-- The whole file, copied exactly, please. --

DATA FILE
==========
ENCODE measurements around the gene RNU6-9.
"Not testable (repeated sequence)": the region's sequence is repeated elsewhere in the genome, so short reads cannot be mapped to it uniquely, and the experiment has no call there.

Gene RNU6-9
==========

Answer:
ENCODE measurements around the gene RNU6-9.
"Not testable (repeated sequence)": the region's sequence is repeated elsewhere in the genome, so short reads cannot be mapped to it uniquely, and the experiment has no call there.

Gene RNU6-9